Crohn’s disease, also known as irritable bowel syndrome, is a serious autoimmune disease that causes inflammation in the intestinal wall. Individuals with this disease may experience symptoms such as diarrhea, weight loss, incontinence, rectal bleeding and abdominal disease. Individuals may also experience problems that stem from this disease like eye and skin disorders, kidney disease and arthritis.

Complications associated with the disease may interfere with a person’s daily life and make it difficult to work. For this reason, some people with Crohn’s disease qualify for Social Security disability benefits. The experienced Social Security Disability lawyers at Dayes Law Firm PC can help you with every aspect of your claim for Crohn’s disease. Contact us today to schedule a free, no obligation consultation to learn more.

Does Crohn’s Disease Meet a Listing?

The foundation for any disability claim requires that the disability is severe enough to interfere with a person’s ability to work and is expected to last more than a year or be terminal.

Crohn’s is a chronic disease, so it is not usually difficult to establish the minimum time requirements to qualify for benefits. However, the severity of the condition varies with each individual.

The Social Security Administration (SSA) maintains a Blue Book of severe disorders that automatically qualify a person for disability benefits if he or she meets the requirements listed for a disorder. The Blue Book contains a listing for inflammatory bowel disease, which some individuals with Crohn’s disease may meet. A person with this condition can qualify in one of two ways:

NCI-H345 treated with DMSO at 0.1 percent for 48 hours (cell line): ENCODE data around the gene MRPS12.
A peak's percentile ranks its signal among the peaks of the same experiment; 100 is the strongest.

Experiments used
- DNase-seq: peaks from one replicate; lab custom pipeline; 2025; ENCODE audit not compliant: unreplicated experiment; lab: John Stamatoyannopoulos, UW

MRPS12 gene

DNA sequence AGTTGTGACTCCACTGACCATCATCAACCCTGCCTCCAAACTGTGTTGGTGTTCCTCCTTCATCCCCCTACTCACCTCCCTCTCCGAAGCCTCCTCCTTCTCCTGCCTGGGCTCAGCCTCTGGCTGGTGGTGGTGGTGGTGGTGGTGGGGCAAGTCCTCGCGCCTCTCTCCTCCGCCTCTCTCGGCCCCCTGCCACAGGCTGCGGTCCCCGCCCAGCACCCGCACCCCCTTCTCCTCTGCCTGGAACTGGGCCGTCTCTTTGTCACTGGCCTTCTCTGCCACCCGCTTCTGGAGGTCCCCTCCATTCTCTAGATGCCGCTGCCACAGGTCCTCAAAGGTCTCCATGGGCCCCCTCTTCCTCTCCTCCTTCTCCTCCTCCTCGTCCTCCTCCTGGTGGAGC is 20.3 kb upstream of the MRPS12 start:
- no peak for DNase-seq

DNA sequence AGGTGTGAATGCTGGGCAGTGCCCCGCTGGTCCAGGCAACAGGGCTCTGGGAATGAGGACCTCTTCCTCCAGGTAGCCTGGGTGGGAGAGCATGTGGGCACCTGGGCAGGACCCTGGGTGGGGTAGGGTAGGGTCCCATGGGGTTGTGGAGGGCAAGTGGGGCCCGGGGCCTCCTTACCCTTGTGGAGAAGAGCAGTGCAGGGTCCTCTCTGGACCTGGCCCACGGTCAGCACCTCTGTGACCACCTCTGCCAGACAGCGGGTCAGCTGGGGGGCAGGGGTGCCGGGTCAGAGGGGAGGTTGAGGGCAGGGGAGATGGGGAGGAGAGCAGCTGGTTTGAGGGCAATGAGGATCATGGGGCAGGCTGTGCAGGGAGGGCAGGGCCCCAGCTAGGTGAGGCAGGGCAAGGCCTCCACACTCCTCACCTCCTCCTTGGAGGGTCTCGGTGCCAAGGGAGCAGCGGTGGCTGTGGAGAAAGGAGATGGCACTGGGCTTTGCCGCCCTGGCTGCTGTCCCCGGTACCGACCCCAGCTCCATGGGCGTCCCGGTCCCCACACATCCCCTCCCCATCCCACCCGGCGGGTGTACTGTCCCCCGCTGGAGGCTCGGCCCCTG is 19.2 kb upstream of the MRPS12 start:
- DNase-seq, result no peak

1. The disease causes the obstruction of narrowed areas in your colon or small intestine with dilation and swelling. The condition must be confirmed by medical imaging or during surgery and must have resulted in hospitalization for intestinal decompression or surgery at least two times, 60 days apart, within the same six-month period; or
  2. You have at least two of the following symptoms despite continuing treatment that occurred within the same six-month period:
    1. Anemia with hemoglobin lower than 10g/dL present in at least two different blood tests administered a minimum of 60 days apart
    2. Serum albumin of 3.0 g/dL or lower present in a minimum of two blood tests at least 60 days apart
    3. Tender abdominal mass palpable during a physical examination accompanied by pain in the abdomen or cramping that cannot be controlled with prescription main medicines, which is documented in at least two doctor visits at least 60 days apart
    4. Need for supplemental nutrition through the use of a feeding tube
    5. Involuntary weight loss of at least ten percent, present on at least two occasions at least 60 days apart
    6. Perianal disease that includes a draining abscess or fistula and pain that cannot be controlled by medication and was present on at least two evaluations at least 60 days apart